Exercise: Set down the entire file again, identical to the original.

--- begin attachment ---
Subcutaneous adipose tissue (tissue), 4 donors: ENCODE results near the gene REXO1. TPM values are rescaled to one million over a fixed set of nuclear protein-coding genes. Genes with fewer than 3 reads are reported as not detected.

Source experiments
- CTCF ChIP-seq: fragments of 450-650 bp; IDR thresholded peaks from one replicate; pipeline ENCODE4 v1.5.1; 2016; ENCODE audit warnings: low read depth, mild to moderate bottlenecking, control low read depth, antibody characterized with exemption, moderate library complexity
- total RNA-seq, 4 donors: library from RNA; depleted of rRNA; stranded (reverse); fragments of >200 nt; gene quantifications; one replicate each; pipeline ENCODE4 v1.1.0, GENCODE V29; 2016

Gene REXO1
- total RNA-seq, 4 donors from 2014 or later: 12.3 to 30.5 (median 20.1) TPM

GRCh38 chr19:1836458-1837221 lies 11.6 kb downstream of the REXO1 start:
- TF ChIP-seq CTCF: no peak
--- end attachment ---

Subcutaneous adipose tissue (tissue), 4 donors: ENCODE results near the gene REXO1. TPM values are rescaled to one million over a fixed set of nuclear protein-coding genes. Genes with fewer than 3 reads are reported as not detected.

Source experiments
- CTCF ChIP-seq: fragments of 450-650 bp; IDR thresholded peaks from one replicate; pipeline ENCODE4 v1.5.1; 2016; ENCODE audit warnings: low read depth, mild to moderate bottlenecking, control low read depth, antibody characterized with exemption, moderate library complexity
- total RNA-seq, 4 donors: library from RNA; depleted of rRNA; stranded (reverse); fragments of >200 nt; gene quantifications; one replicate each; pipeline ENCODE4 v1.1.0, GENCODE V29; 2016

Gene REXO1
- total RNA-seq, 4 donors from 2014 or later: 12.3 to 30.5 (median 20.1) TPM

GRCh38 chr19:1836458-1837221 lies 11.6 kb downstream of the REXO1 start:
- TF ChIP-seq CTCF: no peak